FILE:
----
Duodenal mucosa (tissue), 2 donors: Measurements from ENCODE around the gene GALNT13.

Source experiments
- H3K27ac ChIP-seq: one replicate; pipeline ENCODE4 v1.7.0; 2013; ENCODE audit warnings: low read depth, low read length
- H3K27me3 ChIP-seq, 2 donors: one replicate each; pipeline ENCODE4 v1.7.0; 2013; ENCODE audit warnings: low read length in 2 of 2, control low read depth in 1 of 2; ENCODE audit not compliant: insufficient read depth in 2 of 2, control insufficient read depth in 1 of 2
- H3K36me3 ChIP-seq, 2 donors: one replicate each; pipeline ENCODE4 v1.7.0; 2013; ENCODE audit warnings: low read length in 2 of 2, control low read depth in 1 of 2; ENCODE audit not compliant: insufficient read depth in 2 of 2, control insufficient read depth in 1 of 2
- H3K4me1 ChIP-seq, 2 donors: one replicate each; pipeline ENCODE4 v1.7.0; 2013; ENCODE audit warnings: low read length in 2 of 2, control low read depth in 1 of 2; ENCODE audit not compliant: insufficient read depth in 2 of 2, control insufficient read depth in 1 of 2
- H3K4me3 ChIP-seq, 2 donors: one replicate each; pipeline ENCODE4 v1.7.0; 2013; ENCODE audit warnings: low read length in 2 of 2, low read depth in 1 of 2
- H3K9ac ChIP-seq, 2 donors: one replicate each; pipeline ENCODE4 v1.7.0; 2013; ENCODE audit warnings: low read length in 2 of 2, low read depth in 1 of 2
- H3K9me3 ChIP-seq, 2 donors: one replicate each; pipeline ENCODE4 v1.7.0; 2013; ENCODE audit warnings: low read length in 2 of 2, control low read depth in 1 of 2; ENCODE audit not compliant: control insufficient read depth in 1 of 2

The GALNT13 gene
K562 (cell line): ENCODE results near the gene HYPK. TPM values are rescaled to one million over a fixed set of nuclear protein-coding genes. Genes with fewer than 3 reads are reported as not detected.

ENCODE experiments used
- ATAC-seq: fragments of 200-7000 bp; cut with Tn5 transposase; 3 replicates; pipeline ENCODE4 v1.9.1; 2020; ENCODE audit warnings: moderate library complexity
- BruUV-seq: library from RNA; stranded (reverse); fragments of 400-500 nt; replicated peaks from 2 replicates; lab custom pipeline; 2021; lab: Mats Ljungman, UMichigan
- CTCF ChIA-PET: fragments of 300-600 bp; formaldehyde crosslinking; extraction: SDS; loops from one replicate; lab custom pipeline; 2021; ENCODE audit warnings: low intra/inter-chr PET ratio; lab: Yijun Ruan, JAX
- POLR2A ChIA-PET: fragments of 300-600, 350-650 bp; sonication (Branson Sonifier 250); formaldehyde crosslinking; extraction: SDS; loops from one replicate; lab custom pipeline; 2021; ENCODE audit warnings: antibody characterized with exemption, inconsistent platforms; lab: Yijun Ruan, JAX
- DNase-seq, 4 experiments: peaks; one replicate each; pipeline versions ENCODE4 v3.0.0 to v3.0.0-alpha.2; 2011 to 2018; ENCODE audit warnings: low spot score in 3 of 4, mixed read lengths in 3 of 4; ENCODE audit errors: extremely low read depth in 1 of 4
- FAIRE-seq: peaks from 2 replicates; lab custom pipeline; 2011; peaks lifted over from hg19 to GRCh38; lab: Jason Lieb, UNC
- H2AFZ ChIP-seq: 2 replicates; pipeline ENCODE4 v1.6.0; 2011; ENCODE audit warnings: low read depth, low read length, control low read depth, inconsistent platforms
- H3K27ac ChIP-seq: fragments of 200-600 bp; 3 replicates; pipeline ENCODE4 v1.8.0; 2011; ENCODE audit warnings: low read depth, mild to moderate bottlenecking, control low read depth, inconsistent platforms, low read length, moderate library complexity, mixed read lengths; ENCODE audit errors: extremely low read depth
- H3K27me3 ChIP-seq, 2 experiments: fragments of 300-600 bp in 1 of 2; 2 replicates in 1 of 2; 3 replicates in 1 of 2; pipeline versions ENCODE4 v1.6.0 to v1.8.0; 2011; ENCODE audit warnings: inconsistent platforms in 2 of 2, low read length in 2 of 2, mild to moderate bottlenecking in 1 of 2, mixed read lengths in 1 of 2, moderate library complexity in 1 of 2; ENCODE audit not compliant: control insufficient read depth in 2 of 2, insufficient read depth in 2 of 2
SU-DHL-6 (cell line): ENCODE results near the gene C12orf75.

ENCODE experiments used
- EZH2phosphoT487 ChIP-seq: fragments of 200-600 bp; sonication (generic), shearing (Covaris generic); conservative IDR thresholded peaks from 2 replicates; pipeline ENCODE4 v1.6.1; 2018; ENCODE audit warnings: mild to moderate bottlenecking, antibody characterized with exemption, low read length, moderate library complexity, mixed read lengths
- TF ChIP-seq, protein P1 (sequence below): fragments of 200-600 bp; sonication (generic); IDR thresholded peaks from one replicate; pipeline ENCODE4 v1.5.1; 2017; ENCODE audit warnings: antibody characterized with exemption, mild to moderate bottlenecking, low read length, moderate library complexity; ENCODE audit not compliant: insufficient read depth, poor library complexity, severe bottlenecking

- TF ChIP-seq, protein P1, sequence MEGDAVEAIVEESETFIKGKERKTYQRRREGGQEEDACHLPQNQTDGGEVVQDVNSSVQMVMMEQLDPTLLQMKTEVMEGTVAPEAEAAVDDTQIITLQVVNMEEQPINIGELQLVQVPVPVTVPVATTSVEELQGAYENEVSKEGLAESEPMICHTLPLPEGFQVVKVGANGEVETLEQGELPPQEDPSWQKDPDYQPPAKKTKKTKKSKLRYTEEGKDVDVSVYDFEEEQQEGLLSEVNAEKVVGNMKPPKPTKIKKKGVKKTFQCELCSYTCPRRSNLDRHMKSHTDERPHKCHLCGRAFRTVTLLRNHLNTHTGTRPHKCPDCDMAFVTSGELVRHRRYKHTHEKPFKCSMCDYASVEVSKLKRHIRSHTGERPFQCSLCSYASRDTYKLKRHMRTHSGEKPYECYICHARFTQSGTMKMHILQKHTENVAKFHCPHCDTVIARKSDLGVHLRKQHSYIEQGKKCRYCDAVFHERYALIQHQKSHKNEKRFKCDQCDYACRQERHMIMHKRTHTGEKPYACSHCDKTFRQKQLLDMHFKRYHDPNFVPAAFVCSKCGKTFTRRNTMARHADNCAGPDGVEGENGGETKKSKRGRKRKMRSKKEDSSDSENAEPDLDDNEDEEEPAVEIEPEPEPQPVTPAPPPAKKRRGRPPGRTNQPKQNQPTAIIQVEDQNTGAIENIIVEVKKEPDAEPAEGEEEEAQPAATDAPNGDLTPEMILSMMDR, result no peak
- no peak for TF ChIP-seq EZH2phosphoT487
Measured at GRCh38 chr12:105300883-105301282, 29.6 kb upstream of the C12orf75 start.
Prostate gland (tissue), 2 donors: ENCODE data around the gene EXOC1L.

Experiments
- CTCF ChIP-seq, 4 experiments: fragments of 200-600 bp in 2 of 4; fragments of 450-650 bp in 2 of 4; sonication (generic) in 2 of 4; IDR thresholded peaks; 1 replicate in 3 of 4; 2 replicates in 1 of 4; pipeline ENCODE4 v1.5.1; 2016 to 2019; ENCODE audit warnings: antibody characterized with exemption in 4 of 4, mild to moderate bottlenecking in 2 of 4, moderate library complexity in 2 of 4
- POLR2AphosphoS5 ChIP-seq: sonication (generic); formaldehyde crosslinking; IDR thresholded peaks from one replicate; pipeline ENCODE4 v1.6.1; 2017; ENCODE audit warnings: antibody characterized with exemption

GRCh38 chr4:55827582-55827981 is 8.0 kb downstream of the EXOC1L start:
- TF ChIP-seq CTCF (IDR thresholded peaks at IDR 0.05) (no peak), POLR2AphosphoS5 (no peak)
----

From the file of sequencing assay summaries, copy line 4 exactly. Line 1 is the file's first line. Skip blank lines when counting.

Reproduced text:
- H3K27me3 ChIP-seq, 2 donors: one replicate each; pipeline ENCODE4 v1.7.0; 2013; ENCODE audit warnings: low read length in 2 of 2, control low read depth in 1 of 2; ENCODE audit not compliant: insufficient read depth in 2 of 2, control insufficient read depth in 1 of 2